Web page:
While this latest round of cutbacks is being justified with the usual mantras of having to align the district with declining enrollment, and of being in compliance with state mandated budgetary requirements, the reality is that these cuts only accelerate the disintegration of the district, further opening the door to privatization and the spread of charter schools. Like a starving man whose body feeds on itself to delay the inevitable, there is a threshold beyond which no amount of cuts to a school system will stave off collapse.

Last year’s enrollment of 106,000 students, a figure that was actually higher than many projections, still represented a loss of 12,000 students from the previous year, and will likely cost the district $90 million in state aid. If enrollment drops to below 100,000 students for the 2008-2009 school year—a likely prospect—the district could lose its status as a large school system and the spread of charter schools would likely be unrestricted. Such a turn of events would have the complete support of Detroit Mayor Kwame Kilpatrick, a Democrat, who has long championed the spread of privatization in the city’s education system.

For years, the Detroit Public School (DPS) system has been systematically dismantled by a lethal combination of corruption and incompetence. At last Monday’s meeting, the school board, as if to contrast its attack on school employees and services, felt compelled to launch a lawsuit to attempt to recover $45 million in allegedly unauthorized contracts awarded by the district’s Risk Management Office headed by Stephen Hill to friends and business associates. Both Hill and his assistant Christina Polk-Osumah are named in the lawsuit.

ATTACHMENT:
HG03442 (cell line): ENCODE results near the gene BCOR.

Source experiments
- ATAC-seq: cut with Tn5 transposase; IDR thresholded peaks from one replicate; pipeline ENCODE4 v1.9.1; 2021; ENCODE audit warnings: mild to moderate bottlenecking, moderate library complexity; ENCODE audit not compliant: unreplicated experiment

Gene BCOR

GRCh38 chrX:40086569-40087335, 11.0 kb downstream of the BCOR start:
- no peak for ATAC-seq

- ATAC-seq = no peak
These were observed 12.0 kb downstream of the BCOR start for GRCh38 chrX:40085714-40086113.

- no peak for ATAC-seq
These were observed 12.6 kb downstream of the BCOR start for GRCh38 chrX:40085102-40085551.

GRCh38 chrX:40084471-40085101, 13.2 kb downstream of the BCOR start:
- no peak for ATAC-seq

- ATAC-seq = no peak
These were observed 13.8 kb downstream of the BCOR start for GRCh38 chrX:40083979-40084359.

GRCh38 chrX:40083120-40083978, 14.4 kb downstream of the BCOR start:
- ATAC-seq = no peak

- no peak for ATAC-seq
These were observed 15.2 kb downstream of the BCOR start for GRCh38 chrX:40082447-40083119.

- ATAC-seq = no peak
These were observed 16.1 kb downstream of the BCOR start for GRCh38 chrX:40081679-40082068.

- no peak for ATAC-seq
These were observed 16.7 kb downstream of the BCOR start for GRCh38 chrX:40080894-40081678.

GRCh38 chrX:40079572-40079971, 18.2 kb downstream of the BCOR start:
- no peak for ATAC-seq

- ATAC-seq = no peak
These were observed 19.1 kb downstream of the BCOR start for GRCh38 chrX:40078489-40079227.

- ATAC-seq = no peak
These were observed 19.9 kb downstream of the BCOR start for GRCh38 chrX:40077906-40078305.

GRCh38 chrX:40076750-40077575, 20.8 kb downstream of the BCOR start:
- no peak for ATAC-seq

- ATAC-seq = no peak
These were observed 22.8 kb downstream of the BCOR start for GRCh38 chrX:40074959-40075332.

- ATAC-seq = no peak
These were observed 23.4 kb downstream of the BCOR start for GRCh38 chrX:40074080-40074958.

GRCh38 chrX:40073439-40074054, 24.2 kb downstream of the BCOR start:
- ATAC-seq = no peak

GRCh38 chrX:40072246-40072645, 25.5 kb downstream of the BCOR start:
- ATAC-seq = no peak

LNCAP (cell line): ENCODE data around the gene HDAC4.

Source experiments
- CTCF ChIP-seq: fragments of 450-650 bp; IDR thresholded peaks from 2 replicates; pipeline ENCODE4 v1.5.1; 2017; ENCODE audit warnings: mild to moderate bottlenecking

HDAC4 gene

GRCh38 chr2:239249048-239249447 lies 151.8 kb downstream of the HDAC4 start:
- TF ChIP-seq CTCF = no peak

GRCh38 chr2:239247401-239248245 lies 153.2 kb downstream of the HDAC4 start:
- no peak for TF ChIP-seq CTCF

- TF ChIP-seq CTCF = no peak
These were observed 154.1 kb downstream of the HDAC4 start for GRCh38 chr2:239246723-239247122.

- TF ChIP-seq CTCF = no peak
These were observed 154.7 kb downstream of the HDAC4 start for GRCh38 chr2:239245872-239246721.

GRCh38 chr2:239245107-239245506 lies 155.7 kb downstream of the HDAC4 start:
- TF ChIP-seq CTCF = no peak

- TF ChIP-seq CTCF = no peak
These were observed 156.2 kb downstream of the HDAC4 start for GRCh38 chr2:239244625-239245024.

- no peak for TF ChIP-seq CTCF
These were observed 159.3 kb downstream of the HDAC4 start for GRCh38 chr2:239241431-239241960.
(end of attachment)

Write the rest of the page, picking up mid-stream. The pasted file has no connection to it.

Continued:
However, this belated attempt to address the rampant corruption and cronyism that has been the hallmark of the management of the DPS only highlights the class divisions in Detroit, in which a layer of urban petty bourgeois view the city and its largely working class residents as its own private cash trough.

For its part the Detroit Federation of Teachers, the union representing over 6,000 teachers and support personnel, has had very little to say. Only a perfunctory article on the budget cuts appears on the union’s web site. DFT President Virginia Cantrell’s remarks at the board meeting were confined to a plaintive appeal to the board to stop trying to balance the school district’s finances off the back of its employees, and to the Michigan state legislature to change the classification of the Detroit schools so that further declines in enrollment will not result in reduced funding.

It should come as no surprise that the DFT has been reduced to virtual speechlessness in the face of the growing catastrophe confronting Detroit’s public schools. The union leadership, and its various and sundry factions, including that of its “left” wing represented by the Civil Rights Action Now caucus led by Steve Conn, advance no perspective beyond that of trade union militancy and the occasional “radical” protest—in reality, activities that appeal to the very same Democratic Party politicians that are pushing the school privatization agenda.